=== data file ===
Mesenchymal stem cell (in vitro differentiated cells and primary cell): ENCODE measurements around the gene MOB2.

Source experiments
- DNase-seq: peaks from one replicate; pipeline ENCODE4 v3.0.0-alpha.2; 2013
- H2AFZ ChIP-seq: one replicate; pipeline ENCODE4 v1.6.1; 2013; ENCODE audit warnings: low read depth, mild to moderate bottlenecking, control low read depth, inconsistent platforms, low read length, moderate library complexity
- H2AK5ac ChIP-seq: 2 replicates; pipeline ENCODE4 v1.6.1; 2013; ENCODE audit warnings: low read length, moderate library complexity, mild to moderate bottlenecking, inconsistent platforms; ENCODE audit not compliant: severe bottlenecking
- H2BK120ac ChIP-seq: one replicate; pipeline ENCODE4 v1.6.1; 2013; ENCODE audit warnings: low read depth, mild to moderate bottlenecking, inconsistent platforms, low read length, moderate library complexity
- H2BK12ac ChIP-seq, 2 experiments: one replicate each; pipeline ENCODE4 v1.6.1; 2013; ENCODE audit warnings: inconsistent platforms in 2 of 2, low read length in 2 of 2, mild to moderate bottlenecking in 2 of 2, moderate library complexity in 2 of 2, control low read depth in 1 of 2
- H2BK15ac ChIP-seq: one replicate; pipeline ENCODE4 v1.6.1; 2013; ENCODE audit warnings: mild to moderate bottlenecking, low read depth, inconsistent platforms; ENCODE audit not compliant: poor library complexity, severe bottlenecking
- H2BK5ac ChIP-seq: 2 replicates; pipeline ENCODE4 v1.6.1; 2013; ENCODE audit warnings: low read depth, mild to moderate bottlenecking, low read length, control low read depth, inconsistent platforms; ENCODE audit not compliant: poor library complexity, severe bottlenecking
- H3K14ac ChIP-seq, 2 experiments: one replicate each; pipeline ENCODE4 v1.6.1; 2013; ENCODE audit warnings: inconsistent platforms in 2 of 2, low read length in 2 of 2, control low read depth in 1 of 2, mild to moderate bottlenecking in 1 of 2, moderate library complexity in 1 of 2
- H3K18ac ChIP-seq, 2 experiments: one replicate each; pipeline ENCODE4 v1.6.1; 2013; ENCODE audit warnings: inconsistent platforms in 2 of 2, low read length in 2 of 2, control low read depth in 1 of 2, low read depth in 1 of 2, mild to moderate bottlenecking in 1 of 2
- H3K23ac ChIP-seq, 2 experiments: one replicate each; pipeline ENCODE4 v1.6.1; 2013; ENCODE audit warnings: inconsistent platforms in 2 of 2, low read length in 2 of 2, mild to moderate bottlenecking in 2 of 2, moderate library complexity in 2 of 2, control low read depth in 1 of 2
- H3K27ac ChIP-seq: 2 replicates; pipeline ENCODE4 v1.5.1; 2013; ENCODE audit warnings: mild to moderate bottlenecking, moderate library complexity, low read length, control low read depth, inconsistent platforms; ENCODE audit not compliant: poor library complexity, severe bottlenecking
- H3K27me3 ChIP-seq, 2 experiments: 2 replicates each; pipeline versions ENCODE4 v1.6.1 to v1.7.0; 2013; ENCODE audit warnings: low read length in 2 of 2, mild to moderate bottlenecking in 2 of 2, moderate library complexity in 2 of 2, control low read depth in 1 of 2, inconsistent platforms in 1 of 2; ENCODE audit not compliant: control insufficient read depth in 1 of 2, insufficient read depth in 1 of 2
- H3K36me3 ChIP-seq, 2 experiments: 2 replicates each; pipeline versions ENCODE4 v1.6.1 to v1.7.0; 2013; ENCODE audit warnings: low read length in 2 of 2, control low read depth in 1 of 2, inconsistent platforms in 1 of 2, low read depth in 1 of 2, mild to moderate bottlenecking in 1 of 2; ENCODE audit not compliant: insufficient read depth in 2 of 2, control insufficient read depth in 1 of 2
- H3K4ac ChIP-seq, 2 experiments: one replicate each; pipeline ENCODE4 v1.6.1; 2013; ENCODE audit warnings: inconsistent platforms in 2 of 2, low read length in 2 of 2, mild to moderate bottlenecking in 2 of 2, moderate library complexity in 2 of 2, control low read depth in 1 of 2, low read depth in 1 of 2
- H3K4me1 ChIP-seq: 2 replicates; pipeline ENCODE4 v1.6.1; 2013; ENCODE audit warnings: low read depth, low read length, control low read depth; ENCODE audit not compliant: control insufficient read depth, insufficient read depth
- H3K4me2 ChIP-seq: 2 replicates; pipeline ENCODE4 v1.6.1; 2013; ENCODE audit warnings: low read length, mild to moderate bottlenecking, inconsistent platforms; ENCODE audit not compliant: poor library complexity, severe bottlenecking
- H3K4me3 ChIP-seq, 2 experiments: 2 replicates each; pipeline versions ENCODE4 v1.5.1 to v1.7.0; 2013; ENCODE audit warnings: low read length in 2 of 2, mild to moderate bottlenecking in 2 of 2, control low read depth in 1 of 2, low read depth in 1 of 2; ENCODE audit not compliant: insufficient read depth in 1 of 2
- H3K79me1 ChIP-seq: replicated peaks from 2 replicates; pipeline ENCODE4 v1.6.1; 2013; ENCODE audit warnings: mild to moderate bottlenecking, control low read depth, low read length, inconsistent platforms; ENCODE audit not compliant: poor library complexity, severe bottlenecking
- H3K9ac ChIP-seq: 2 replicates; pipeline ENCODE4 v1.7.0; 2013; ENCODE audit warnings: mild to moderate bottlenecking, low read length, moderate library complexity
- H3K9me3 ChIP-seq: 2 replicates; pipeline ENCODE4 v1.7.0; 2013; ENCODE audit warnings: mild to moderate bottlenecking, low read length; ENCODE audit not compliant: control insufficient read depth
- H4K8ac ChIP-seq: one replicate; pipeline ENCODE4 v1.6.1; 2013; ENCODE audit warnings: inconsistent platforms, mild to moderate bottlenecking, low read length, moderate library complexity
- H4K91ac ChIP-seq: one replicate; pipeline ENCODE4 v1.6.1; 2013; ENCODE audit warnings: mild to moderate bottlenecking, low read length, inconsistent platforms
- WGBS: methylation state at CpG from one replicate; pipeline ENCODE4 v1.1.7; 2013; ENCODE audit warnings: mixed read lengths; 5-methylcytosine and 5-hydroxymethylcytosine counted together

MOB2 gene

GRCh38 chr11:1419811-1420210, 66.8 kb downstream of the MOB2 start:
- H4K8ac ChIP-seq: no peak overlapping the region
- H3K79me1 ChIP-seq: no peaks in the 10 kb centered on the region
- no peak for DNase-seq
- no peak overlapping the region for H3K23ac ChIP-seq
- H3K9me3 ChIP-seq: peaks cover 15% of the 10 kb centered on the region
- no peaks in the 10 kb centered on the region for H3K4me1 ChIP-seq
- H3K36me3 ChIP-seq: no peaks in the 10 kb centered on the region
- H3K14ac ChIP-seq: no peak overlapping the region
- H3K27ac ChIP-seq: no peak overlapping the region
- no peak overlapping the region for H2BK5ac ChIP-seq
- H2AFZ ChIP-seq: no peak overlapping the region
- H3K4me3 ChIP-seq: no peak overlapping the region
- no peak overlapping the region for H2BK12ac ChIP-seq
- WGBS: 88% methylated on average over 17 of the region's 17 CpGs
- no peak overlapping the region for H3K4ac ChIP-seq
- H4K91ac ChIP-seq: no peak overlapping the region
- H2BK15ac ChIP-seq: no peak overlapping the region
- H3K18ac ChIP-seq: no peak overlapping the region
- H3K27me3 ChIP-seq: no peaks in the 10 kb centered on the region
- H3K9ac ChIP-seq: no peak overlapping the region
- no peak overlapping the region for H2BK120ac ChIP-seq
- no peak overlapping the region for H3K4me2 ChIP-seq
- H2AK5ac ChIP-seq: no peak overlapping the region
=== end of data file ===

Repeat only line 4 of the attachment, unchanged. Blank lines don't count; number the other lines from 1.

- H2AFZ ChIP-seq: one replicate; pipeline ENCODE4 v1.6.1; 2013; ENCODE audit warnings: low read depth, mild to moderate bottlenecking, control low read depth, inconsistent platforms, low read length, moderate library complexity